To start, we should explain why our team of 20 researchers and librarians at the California Research Bureau agreed to virtually host 18 interns on an ambitious research project just as the pandemic began disrupting our professional and personal lives.
As the pandemic turned Sacramento into a largely virtual environment, most legislative and state agency offices were forced to cancel their internships. In fact, the Research Bureau, which is part of the California State Library, initially thought we would have to as well. Each year we host several interns, mentoring them so that they can do what we do: research public policy, dig through virtual and physical boxes to find bill histories, analyze data, and visualize information in support of the public policy work done by staff at the Legislature and Governor's Office. We thought this might not be possible in our new virtual environment amid a public health crisis.
That all changed in early May 2020, when the Cal-in Sacramento program, part of the Robert T. Matsui Center for Politics and Public Service at UC Berkeley, asked if we could virtually host most of their undergraduate students to document COVID-19's impact across various California Assembly and Senate districts. (Click here to read the Matsui Center's version on how this virtual internship came together.)
Our Team Benefits From Hosting Interns
We were hesitant initially to try a virtual internship, times 18, but several members of our team were eager to try. And many of us felt a sense of responsibility to try because we knew how helpful internships had been to us as we started on our career paths. While quickly scaling our traditional in-the-office internship program to support 18 students working remotely required a complete reorganization of our program, we think our team benefited from the experience as much as the students did.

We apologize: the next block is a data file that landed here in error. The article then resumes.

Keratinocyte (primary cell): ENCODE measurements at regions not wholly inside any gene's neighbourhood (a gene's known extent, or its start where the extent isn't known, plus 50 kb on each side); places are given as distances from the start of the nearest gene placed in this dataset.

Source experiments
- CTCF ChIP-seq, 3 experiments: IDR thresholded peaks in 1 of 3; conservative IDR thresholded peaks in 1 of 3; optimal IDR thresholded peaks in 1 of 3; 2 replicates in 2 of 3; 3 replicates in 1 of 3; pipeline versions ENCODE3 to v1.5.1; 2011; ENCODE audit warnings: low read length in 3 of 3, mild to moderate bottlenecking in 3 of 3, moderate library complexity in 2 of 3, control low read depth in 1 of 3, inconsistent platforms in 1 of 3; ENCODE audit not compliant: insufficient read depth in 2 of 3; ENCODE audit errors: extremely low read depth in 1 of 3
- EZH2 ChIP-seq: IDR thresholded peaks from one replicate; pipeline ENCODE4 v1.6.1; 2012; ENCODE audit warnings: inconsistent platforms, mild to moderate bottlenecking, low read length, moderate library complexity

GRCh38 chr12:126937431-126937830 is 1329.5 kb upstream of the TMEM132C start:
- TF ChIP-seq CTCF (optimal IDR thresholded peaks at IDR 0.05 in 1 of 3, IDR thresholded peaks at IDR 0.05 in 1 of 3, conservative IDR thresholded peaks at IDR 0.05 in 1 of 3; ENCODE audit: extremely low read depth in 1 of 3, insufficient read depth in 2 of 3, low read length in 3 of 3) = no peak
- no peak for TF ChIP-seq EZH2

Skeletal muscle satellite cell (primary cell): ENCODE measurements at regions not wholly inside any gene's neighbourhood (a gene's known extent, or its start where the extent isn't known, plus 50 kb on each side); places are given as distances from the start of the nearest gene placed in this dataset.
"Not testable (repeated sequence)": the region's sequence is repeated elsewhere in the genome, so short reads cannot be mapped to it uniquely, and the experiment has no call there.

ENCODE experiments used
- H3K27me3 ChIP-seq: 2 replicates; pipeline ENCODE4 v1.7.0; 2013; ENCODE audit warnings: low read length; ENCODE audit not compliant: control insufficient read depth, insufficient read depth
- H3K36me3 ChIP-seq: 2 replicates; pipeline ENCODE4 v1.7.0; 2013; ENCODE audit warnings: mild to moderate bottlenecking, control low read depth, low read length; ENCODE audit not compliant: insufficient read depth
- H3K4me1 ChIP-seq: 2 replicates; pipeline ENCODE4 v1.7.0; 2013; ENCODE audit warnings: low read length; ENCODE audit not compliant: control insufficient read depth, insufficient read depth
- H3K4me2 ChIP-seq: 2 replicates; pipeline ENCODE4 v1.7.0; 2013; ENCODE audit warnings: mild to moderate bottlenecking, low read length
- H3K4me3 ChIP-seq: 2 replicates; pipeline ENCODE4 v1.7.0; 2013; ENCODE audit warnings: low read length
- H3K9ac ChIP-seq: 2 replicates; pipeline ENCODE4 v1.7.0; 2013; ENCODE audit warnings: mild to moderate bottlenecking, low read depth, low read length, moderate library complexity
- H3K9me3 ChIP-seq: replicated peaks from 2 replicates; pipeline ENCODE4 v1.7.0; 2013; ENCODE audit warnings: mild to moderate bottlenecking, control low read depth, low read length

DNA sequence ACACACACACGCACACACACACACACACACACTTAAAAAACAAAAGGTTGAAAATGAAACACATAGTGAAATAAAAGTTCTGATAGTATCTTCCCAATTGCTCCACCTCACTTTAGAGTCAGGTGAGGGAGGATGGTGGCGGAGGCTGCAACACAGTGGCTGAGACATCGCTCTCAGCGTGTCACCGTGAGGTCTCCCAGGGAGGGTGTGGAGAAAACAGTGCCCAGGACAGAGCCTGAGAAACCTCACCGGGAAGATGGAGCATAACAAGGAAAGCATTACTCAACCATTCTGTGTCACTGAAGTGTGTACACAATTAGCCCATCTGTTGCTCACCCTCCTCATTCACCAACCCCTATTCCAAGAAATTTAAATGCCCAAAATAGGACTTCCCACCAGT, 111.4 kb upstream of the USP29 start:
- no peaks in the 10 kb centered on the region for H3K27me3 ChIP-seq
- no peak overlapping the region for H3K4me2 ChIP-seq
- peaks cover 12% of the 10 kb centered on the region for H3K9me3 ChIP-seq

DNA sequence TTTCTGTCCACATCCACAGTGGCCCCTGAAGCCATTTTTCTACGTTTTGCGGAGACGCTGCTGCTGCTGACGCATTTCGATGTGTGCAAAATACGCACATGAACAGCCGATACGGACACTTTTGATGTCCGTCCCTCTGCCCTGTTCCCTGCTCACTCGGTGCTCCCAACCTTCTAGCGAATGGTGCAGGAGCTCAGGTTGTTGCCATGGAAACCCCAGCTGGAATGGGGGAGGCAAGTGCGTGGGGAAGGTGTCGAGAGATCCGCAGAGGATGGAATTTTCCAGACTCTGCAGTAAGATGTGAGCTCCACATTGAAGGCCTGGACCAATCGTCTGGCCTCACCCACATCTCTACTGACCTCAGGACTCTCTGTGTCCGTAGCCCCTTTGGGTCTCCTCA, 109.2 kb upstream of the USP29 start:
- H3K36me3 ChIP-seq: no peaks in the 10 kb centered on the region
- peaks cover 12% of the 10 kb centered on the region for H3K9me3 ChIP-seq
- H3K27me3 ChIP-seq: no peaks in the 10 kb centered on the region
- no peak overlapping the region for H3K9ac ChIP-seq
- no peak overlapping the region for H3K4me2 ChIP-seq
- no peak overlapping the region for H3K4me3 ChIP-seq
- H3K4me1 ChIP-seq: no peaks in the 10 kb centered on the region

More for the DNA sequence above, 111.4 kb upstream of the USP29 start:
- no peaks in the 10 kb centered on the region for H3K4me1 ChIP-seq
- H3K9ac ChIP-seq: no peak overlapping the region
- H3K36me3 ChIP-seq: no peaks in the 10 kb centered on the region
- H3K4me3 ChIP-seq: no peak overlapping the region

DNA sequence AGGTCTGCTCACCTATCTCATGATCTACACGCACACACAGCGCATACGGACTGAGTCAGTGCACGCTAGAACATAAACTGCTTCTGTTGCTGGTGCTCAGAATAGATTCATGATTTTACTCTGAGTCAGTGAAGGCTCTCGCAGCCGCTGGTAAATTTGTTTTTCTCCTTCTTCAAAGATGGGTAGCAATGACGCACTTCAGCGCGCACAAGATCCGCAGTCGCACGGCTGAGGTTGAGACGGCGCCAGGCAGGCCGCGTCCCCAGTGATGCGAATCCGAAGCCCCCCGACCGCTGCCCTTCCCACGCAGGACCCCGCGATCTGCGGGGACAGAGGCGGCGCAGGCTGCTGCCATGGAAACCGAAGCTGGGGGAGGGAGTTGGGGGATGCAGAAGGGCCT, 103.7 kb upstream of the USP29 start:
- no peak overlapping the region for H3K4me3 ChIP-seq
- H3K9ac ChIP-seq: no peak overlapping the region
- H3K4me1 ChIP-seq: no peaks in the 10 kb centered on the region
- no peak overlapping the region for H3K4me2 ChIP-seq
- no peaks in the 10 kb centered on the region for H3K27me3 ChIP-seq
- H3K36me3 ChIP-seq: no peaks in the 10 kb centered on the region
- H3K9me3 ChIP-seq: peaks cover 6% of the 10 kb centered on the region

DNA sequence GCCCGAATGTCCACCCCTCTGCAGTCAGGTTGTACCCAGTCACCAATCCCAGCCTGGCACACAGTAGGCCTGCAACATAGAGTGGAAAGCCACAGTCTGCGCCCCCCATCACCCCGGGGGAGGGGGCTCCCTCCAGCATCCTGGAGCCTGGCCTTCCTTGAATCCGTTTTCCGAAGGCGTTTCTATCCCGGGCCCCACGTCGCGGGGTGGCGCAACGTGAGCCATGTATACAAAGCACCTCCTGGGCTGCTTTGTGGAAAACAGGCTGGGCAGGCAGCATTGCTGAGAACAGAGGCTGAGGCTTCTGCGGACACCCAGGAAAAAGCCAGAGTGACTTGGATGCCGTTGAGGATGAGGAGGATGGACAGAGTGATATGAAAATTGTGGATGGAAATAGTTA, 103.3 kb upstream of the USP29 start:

Teaching public policy writing and data analysis and visualization makes you better at it yourself. This group of talented undergraduates brought new ideas and new technical tools and methods that our team was able to explore.
We had no idea how much enthusiasm 18 interns would pump into our team, how much energy it would take or how rewarding it would be. Several of our team members spent evenings and weekends readying the next training lesson so interns could complete the next phase of research work. We learned to plan well, while being even more flexible, and gained or improved our own technical skills. We know that this will improve the work we do day in and day out to support public policy staff in the Capitol.
A Note of Thanks